“‘Hurry up and come back’, was the first thing she said to her son the day his life was taken…” “Footprints” starts out with the harrowing act of youth violence…the sad image of a mother sending her son off only to not have him return. This seems to be commonplace in our society.
This song is one of the most powerful of the last decade and I remember it being in heavy rotation around the Caribbean region when it first came out. What I do not remember is any major discussion about it’s message. Rising youth violence and crime is not just an individual issue, it is a population issue and has implications for population health.
During my time in the U.S. Virgin Islands, I saw many funerals for young people killed by the barrel of a gun or the blades of a knife. I have two very young cousins who are growing up without fathers because of this violence. I know of a family in constant pain because of the choices of one child. Almost every day, there are news stories from across the region of youth committing violent acts against one another…of youth deaths…premature deaths.
I remember a few years ago, there was a case in Antigua where a (Black) young man allegedly killed a (White, foreign) young woman while she was on vacation. The news reports–and the online comments below the report–worked to demonize the young man as a ‘no-good’ foreigner whose sole goal in life was to bring negative attention to the island. Among those comments were a few dissenting voices–some knowing the conditions under which he grew up–questioned the system that seeks to limit options for immigrant children. Someone went as far as to say that the young man had spent much to his formative years in Antigua, and therefore much of his socialization occurred there; so to paint him as a foreigner is to direct attention to the wrong issues.
He would be considered one of the many at-risk young people around the region today, having many of the risk factors associated with rising violence: poverty, lack of opportunities, no significant bonds with adults, lack of a connection with educational institutions, and the presence of cultural values that encourage and reinforce risky behavior. You see, as a society, we are quick to say that drugs and alcohol are the culprits. Yet we somehow fail to see that there are also underlying factors for drugs and alcohol use.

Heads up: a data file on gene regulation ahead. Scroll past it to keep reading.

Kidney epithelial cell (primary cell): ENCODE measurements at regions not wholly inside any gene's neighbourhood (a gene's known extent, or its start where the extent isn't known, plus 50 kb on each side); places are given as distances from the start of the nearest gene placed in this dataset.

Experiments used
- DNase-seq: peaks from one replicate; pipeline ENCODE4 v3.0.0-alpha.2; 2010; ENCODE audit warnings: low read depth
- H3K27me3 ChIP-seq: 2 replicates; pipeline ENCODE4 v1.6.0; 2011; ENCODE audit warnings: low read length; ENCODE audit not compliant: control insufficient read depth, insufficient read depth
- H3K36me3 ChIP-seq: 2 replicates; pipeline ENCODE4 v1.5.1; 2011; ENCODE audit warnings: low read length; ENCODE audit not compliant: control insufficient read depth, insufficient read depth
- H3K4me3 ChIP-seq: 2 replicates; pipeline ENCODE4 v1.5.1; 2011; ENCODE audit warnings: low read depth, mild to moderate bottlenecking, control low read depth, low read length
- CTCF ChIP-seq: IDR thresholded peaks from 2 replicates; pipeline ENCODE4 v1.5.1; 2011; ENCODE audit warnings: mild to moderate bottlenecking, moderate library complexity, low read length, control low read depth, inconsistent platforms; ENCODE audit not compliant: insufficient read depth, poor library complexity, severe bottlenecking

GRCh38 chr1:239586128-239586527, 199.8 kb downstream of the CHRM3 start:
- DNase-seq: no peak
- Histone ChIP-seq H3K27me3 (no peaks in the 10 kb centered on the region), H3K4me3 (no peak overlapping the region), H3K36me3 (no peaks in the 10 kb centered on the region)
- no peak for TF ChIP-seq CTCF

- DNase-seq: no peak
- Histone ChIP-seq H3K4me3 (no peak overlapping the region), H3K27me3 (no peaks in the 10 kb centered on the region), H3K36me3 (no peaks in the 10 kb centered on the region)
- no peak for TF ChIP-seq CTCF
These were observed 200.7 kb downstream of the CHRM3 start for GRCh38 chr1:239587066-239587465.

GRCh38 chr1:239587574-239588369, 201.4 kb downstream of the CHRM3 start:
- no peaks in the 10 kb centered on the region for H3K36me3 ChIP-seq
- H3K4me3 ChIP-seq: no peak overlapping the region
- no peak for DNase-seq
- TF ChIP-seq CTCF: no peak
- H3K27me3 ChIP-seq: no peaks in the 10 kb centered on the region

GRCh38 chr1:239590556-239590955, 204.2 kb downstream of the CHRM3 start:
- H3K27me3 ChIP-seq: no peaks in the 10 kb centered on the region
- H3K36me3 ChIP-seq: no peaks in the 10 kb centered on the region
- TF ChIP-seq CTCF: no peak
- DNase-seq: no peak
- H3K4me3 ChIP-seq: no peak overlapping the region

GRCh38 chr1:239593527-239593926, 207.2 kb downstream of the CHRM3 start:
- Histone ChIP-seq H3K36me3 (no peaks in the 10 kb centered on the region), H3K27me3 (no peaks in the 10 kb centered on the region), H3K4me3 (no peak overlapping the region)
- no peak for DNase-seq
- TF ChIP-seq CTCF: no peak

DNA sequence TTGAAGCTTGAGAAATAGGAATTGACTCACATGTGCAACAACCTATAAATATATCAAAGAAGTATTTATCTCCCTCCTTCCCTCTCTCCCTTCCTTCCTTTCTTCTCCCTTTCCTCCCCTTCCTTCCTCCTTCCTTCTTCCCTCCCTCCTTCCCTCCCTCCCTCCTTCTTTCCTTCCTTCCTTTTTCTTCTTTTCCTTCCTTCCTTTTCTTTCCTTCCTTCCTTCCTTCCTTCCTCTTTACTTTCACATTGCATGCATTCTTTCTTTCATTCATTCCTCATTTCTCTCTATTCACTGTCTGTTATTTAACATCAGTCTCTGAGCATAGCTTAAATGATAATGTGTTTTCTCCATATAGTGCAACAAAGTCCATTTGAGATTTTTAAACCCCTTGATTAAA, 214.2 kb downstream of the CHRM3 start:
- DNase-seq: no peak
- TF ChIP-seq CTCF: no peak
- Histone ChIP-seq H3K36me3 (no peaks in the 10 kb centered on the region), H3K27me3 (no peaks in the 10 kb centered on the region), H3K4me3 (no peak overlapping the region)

Just last week, Barbados hosted an inaugural working group on preventing crime by focusing on vulnerable youth and at-risk populations. Although held under the Caribbean Basin Security Initiative, there seems to be an active consciousness to thinking about violence as a public health issue. By the end of the meeting, there was greater emphasis on fighting “the scourge of youth violence where youths are disproportionately represented in the ranks of both victims and perpetrators of crime and violence in the Caribbean.” (See full article here.)
Like CBSI, there are many other initiatives attempting to research the issue of violence across the region and to implement viable interventions:
A few years ago, the Wellcome Trust started the ‘Fighting Back: tacking violence in the Caribbean’ project “to map the full extent of the problem and get to the heart of its possible causes.” The hope is to use the information gathered to design more effective intervention and prevention programs. More information can be found here.
The IADB also has cases form various islands on developing protective factors and mitigating risk factors here.
Imagine, this post started while reflecting on a song; a song that details many of the risk factors for engaging if violence.